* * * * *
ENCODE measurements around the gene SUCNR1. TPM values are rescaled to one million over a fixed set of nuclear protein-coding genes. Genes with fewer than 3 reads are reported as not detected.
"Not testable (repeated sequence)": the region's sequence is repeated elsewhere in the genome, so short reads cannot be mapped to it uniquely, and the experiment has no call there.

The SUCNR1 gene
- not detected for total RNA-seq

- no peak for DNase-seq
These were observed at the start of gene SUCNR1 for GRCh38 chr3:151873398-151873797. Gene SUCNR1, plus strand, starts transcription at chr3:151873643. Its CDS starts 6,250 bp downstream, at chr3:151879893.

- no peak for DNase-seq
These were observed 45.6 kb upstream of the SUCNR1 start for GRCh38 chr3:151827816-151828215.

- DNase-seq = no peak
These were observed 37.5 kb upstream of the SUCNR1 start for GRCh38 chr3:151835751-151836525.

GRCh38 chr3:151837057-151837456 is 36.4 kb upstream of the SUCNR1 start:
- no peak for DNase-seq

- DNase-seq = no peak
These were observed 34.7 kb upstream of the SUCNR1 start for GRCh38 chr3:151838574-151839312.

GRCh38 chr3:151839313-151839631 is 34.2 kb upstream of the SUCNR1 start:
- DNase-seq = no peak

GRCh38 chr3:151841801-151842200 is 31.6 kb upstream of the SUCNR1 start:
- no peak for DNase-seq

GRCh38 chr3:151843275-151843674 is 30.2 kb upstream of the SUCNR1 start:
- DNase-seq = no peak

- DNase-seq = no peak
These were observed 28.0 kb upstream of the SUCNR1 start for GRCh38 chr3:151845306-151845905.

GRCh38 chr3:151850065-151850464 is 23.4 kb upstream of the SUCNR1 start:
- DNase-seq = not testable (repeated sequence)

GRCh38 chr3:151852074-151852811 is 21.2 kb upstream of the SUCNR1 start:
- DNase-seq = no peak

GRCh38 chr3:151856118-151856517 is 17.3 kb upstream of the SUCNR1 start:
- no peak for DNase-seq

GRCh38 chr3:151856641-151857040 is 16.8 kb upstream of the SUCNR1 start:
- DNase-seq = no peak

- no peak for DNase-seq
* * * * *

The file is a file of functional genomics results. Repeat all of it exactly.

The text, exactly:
ENCODE measurements around the gene SUCNR1. TPM values are rescaled to one million over a fixed set of nuclear protein-coding genes. Genes with fewer than 3 reads are reported as not detected.
"Not testable (repeated sequence)": the region's sequence is repeated elsewhere in the genome, so short reads cannot be mapped to it uniquely, and the experiment has no call there.

The SUCNR1 gene
- not detected for total RNA-seq

- no peak for DNase-seq
These were observed at the start of gene SUCNR1 for GRCh38 chr3:151873398-151873797. Gene SUCNR1, plus strand, starts transcription at chr3:151873643. Its CDS starts 6,250 bp downstream, at chr3:151879893.

- no peak for DNase-seq
These were observed 45.6 kb upstream of the SUCNR1 start for GRCh38 chr3:151827816-151828215.

- DNase-seq = no peak
These were observed 37.5 kb upstream of the SUCNR1 start for GRCh38 chr3:151835751-151836525.

GRCh38 chr3:151837057-151837456 is 36.4 kb upstream of the SUCNR1 start:
- no peak for DNase-seq

- DNase-seq = no peak
These were observed 34.7 kb upstream of the SUCNR1 start for GRCh38 chr3:151838574-151839312.

GRCh38 chr3:151839313-151839631 is 34.2 kb upstream of the SUCNR1 start:
- DNase-seq = no peak

GRCh38 chr3:151841801-151842200 is 31.6 kb upstream of the SUCNR1 start:
- no peak for DNase-seq

GRCh38 chr3:151843275-151843674 is 30.2 kb upstream of the SUCNR1 start:
- DNase-seq = no peak

- DNase-seq = no peak
These were observed 28.0 kb upstream of the SUCNR1 start for GRCh38 chr3:151845306-151845905.

GRCh38 chr3:151850065-151850464 is 23.4 kb upstream of the SUCNR1 start:
- DNase-seq = not testable (repeated sequence)

GRCh38 chr3:151852074-151852811 is 21.2 kb upstream of the SUCNR1 start:
- DNase-seq = no peak

GRCh38 chr3:151856118-151856517 is 17.3 kb upstream of the SUCNR1 start:
- no peak for DNase-seq

GRCh38 chr3:151856641-151857040 is 16.8 kb upstream of the SUCNR1 start:
- DNase-seq = no peak

- no peak for DNase-seq